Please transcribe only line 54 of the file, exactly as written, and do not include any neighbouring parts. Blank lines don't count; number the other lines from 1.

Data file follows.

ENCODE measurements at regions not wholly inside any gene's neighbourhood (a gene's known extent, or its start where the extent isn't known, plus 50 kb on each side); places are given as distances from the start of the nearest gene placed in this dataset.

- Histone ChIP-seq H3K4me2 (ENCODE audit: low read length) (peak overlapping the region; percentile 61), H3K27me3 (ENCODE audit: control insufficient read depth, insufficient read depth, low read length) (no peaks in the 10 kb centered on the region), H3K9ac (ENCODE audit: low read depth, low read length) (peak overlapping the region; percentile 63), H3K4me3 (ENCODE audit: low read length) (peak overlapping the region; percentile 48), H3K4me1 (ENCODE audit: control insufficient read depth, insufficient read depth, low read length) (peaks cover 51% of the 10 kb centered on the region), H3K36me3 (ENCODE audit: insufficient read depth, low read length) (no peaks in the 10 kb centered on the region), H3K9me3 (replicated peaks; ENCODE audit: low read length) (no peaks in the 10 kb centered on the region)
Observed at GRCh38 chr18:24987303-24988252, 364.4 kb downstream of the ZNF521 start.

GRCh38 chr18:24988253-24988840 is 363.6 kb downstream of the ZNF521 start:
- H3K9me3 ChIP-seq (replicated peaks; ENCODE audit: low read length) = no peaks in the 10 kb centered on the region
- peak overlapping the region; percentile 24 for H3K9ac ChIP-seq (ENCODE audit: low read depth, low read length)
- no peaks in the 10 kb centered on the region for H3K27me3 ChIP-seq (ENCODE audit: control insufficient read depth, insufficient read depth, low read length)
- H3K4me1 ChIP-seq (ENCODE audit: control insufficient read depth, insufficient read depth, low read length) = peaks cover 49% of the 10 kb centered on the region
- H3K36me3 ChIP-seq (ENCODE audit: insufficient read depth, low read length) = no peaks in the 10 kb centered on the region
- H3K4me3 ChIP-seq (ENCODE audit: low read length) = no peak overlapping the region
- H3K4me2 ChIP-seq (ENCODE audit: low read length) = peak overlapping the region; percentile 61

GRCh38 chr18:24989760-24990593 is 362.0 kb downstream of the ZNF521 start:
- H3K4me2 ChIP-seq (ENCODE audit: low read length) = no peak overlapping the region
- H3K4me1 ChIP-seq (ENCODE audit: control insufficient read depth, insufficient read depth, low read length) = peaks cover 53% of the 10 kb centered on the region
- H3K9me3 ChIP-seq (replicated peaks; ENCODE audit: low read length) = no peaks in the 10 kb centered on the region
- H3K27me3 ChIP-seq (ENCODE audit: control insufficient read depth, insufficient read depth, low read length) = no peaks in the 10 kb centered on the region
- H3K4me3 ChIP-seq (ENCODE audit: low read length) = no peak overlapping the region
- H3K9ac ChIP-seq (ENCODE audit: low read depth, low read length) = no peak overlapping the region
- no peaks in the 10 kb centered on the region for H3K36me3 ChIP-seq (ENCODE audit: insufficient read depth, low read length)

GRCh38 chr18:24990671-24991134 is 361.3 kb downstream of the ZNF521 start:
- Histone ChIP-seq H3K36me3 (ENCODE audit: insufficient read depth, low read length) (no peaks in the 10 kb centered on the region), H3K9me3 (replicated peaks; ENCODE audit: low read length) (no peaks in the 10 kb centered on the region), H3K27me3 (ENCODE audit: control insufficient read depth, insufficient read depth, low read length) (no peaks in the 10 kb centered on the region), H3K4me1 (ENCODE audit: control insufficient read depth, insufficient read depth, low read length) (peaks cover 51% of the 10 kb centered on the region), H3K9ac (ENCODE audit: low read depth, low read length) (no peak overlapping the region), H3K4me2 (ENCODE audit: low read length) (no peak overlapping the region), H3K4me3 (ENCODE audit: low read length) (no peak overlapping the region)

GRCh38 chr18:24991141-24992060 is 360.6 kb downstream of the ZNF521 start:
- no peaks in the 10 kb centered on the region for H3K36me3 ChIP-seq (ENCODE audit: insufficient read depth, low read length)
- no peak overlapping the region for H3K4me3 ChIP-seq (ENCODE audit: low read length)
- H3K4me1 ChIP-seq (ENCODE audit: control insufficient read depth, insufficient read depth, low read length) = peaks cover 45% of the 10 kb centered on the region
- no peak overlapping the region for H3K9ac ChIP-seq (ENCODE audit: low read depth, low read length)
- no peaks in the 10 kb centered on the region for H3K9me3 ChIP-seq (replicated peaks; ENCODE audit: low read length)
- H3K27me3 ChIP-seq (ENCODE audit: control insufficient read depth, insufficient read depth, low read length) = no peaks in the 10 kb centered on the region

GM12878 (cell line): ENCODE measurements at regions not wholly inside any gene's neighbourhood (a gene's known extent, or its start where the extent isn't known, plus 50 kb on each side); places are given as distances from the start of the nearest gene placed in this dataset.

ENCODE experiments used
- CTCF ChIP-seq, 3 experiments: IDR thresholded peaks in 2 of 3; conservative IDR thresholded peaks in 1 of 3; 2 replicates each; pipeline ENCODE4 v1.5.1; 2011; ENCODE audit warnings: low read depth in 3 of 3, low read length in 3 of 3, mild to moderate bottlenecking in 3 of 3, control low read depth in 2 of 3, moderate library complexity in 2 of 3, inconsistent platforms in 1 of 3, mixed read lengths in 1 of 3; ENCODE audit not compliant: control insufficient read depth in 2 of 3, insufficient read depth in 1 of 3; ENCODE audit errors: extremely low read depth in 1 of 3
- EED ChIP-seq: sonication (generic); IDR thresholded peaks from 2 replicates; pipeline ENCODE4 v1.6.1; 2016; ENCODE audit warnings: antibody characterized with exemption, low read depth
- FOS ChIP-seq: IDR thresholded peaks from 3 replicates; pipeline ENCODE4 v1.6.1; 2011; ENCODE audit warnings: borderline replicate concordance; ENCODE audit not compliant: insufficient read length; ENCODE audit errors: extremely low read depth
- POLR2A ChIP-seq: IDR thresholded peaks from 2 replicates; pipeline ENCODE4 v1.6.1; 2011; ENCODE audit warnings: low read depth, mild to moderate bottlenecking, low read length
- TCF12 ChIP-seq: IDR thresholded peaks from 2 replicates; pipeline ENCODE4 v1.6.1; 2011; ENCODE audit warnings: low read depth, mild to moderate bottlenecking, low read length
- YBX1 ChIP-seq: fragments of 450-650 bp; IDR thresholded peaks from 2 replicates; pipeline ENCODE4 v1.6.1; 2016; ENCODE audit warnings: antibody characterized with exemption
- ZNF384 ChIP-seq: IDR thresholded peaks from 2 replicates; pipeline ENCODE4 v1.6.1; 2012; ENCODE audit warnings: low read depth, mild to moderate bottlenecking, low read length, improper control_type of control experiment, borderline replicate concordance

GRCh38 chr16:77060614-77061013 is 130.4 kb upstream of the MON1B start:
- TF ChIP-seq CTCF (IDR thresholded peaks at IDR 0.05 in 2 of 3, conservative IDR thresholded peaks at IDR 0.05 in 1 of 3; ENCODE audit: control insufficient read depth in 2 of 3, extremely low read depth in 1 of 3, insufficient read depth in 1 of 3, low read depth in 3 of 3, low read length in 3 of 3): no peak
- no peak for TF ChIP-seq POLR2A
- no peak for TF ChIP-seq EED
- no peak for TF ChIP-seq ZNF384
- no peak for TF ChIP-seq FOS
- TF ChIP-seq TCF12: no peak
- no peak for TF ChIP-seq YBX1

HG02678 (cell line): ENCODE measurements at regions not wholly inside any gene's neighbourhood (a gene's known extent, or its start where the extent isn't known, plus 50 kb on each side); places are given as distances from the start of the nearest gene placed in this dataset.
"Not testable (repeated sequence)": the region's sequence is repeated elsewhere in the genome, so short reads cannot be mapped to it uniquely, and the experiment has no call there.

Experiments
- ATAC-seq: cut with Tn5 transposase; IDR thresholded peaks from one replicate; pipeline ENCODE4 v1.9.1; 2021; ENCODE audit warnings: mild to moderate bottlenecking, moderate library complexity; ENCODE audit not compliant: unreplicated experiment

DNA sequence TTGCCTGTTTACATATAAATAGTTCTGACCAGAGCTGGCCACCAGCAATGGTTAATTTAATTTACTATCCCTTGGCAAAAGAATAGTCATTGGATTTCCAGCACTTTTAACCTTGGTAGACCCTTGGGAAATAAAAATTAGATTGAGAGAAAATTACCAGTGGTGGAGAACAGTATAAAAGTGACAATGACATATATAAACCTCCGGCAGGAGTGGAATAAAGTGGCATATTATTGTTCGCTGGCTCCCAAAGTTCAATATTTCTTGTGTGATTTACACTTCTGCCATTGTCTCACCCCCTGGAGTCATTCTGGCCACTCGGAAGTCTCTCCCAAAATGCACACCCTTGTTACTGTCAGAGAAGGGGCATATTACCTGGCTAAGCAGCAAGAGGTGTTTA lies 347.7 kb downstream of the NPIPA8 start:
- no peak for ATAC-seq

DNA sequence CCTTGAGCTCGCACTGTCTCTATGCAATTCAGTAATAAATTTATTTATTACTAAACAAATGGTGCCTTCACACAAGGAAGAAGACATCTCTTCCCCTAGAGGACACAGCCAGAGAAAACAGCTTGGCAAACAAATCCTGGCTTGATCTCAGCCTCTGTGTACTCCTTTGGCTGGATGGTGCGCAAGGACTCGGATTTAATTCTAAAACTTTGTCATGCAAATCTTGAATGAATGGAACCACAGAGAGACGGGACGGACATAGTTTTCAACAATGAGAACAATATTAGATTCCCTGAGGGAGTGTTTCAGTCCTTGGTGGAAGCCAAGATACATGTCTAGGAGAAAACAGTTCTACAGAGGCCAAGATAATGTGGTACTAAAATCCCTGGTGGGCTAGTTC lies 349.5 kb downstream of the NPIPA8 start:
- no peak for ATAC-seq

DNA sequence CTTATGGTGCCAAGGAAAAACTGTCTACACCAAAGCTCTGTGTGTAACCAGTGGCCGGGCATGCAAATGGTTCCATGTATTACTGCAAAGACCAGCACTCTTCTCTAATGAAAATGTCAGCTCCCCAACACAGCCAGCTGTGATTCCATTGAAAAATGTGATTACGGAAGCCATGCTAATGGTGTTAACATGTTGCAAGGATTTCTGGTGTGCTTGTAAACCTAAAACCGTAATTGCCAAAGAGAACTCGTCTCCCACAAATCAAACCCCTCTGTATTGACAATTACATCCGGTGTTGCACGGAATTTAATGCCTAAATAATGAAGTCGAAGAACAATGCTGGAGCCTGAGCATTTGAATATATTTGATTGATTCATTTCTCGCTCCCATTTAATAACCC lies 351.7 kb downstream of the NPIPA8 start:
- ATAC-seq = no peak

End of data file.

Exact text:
DNA sequence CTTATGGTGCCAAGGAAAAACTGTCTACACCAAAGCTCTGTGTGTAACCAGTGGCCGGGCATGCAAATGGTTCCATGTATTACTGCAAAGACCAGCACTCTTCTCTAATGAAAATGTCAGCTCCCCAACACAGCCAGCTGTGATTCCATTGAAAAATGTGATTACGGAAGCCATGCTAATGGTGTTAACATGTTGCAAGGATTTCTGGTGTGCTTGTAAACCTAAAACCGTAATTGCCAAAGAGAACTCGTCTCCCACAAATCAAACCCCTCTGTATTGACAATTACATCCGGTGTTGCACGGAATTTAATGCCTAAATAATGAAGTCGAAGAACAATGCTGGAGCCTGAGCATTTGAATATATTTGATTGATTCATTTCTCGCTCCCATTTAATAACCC lies 351.7 kb downstream of the NPIPA8 start: